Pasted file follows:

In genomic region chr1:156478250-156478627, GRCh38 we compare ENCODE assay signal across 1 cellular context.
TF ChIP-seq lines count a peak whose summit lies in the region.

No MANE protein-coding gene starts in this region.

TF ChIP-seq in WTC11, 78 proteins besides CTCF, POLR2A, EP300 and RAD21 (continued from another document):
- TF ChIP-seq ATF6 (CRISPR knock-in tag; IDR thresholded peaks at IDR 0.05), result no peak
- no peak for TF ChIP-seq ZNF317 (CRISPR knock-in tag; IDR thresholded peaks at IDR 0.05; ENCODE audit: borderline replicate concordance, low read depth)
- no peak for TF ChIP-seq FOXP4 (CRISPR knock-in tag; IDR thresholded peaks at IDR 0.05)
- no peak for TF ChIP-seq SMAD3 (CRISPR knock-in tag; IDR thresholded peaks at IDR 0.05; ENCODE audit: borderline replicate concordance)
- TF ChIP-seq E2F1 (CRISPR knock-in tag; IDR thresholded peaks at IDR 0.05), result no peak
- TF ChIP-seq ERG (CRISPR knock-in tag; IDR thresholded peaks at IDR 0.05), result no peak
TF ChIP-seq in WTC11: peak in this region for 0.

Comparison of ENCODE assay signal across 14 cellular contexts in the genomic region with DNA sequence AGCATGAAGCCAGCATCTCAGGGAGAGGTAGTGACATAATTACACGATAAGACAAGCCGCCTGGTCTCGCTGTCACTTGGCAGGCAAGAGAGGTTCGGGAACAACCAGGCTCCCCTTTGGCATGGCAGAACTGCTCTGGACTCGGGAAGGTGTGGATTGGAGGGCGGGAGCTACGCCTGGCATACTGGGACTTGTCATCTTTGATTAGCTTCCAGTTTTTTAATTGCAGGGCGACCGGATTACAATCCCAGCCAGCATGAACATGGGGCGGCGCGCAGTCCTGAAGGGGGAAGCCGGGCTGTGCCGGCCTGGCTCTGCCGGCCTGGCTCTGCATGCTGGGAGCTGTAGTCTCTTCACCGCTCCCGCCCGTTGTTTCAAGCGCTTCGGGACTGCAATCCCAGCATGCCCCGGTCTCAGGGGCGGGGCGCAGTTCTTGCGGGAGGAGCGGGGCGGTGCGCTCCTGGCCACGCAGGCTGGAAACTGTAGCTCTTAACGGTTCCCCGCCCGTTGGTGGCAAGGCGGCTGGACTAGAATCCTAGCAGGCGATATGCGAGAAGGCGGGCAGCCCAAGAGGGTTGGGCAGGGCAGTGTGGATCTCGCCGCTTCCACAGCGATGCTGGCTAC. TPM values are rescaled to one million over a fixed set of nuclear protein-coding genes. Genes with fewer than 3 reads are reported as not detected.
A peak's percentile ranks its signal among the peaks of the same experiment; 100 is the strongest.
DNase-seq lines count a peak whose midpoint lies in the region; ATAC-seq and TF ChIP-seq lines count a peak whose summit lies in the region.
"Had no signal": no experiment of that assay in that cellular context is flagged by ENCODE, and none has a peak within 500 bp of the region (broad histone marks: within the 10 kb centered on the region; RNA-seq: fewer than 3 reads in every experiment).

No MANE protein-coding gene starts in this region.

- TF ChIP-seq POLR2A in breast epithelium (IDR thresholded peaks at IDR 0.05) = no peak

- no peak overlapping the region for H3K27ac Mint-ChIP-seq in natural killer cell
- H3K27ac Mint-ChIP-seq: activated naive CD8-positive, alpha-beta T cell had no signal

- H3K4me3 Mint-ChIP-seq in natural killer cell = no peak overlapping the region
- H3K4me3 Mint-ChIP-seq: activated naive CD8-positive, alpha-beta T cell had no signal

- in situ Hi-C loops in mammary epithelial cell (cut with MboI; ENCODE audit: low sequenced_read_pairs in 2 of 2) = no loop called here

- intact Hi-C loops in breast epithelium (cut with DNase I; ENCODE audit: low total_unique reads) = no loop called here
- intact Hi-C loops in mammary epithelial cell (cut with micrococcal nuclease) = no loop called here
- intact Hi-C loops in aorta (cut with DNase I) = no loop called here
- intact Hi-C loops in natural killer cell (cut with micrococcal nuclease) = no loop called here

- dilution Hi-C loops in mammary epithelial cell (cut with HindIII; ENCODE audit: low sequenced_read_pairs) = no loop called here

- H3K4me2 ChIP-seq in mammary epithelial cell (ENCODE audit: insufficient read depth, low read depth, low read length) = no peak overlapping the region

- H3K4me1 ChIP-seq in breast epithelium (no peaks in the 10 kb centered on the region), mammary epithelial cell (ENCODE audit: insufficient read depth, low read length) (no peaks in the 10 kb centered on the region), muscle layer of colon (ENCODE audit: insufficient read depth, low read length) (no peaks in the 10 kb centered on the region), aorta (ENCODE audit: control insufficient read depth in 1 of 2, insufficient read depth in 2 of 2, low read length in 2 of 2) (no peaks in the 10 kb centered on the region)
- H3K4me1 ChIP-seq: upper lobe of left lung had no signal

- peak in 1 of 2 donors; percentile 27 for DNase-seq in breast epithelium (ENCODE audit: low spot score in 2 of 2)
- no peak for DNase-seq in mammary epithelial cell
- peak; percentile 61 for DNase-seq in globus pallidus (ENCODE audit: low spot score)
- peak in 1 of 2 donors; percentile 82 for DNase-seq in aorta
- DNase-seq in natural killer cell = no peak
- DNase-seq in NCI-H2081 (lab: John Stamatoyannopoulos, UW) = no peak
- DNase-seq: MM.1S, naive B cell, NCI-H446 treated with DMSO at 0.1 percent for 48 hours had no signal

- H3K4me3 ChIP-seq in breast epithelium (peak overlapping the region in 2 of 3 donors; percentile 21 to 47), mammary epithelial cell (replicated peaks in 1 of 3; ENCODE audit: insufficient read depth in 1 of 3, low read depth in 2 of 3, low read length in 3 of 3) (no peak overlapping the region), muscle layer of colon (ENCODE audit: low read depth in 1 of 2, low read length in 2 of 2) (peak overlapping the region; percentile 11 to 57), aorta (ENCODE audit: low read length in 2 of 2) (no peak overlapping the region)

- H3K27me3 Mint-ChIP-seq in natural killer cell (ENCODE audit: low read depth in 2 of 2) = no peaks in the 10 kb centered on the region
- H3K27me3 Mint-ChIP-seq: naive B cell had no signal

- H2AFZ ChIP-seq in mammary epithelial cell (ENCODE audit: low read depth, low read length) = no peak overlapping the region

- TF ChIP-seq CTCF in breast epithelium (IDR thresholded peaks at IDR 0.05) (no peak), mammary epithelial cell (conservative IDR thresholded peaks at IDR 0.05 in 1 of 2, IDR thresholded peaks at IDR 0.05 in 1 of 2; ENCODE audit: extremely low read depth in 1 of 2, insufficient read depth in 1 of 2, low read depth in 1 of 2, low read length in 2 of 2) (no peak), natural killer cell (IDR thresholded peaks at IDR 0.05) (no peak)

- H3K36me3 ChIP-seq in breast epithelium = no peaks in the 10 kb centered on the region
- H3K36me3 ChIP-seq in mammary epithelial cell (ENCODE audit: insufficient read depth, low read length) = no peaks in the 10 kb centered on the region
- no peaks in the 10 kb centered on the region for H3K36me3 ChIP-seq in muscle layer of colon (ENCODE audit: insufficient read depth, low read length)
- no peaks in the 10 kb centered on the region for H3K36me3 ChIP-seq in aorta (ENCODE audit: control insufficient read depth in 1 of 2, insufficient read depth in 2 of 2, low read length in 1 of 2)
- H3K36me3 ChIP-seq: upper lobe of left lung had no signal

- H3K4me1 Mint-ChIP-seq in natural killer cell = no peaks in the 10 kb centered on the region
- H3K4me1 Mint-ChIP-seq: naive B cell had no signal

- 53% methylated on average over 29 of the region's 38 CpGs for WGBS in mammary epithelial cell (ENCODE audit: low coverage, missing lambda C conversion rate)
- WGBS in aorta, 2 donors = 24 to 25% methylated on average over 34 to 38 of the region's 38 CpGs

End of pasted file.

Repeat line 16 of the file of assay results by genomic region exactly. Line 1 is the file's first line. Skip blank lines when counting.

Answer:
No MANE protein-coding gene starts in this region.